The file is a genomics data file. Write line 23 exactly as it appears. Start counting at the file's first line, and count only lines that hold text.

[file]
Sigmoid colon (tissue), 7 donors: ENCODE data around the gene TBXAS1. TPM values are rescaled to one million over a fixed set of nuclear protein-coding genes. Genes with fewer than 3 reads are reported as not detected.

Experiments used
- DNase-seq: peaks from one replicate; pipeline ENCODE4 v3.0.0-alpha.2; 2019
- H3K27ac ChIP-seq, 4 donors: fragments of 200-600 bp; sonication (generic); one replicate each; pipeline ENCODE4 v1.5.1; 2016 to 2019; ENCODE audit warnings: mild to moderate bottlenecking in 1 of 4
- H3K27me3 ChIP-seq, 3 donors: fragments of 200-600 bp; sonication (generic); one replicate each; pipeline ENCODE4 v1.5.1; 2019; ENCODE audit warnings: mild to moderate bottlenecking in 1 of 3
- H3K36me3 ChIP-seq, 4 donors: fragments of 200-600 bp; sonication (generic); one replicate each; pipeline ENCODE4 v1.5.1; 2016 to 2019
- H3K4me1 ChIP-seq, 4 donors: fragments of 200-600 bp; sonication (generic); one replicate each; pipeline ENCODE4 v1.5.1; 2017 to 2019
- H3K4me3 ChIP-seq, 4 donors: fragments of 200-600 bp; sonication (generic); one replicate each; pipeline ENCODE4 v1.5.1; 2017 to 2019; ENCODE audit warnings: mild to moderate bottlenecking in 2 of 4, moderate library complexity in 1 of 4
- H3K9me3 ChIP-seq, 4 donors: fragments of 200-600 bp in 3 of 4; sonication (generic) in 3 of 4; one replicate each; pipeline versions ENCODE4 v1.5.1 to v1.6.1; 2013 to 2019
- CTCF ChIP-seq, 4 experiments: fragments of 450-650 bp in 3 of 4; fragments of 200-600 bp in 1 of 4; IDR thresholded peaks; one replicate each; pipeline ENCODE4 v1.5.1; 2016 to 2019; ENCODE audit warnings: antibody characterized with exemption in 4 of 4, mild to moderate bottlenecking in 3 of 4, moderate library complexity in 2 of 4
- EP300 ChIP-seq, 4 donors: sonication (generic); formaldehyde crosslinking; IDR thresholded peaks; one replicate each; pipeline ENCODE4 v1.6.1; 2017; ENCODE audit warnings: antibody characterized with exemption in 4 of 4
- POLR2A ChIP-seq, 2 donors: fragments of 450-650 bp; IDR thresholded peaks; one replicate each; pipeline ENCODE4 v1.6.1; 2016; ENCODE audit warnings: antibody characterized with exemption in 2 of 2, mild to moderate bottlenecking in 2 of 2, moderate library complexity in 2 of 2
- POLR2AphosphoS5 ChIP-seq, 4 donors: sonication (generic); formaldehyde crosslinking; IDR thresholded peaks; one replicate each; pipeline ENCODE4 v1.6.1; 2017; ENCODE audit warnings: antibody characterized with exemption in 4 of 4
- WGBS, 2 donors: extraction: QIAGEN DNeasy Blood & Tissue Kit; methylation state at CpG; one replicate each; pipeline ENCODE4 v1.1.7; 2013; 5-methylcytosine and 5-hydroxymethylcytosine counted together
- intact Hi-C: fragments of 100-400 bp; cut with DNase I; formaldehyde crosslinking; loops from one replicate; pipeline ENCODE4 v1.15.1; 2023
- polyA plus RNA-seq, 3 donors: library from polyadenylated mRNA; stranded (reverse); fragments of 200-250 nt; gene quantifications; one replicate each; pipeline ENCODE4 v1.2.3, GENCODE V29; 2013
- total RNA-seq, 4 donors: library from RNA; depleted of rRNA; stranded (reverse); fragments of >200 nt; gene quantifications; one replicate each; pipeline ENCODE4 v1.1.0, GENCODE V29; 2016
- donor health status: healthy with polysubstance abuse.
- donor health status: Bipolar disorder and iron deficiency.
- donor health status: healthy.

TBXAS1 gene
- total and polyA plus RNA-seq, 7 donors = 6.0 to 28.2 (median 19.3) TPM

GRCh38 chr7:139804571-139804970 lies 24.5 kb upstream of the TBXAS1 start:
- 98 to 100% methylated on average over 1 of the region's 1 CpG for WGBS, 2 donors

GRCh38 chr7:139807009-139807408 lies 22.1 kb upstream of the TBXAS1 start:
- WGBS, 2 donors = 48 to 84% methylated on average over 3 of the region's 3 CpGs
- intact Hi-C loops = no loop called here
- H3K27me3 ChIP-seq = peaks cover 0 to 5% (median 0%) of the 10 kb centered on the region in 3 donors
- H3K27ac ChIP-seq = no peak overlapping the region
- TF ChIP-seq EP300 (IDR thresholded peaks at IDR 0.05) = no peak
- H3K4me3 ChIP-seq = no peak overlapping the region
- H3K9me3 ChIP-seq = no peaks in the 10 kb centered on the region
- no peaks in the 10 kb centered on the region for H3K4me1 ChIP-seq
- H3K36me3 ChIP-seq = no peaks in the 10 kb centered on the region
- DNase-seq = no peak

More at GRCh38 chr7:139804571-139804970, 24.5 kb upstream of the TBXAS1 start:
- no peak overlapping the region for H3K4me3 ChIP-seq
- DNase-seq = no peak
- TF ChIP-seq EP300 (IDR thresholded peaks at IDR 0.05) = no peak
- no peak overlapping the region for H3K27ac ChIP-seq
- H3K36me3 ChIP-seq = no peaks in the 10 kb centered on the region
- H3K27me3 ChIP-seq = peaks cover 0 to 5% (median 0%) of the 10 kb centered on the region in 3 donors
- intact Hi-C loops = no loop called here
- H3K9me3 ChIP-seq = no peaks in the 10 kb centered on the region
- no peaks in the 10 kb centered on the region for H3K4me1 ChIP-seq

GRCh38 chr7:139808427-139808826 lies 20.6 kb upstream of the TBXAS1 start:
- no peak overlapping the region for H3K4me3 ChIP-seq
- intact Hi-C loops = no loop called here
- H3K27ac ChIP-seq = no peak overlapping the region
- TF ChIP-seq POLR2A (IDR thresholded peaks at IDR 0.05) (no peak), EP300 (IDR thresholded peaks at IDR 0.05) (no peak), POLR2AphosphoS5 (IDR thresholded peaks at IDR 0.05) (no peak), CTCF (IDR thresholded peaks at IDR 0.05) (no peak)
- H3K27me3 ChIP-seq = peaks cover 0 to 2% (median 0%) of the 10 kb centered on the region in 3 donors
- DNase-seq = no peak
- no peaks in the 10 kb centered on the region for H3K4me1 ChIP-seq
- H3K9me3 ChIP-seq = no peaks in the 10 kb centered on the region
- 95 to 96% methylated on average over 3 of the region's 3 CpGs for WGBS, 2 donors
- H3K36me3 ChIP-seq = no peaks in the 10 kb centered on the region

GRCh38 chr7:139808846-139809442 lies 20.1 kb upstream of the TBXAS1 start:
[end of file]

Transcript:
GRCh38 chr7:139804571-139804970 lies 24.5 kb upstream of the TBXAS1 start: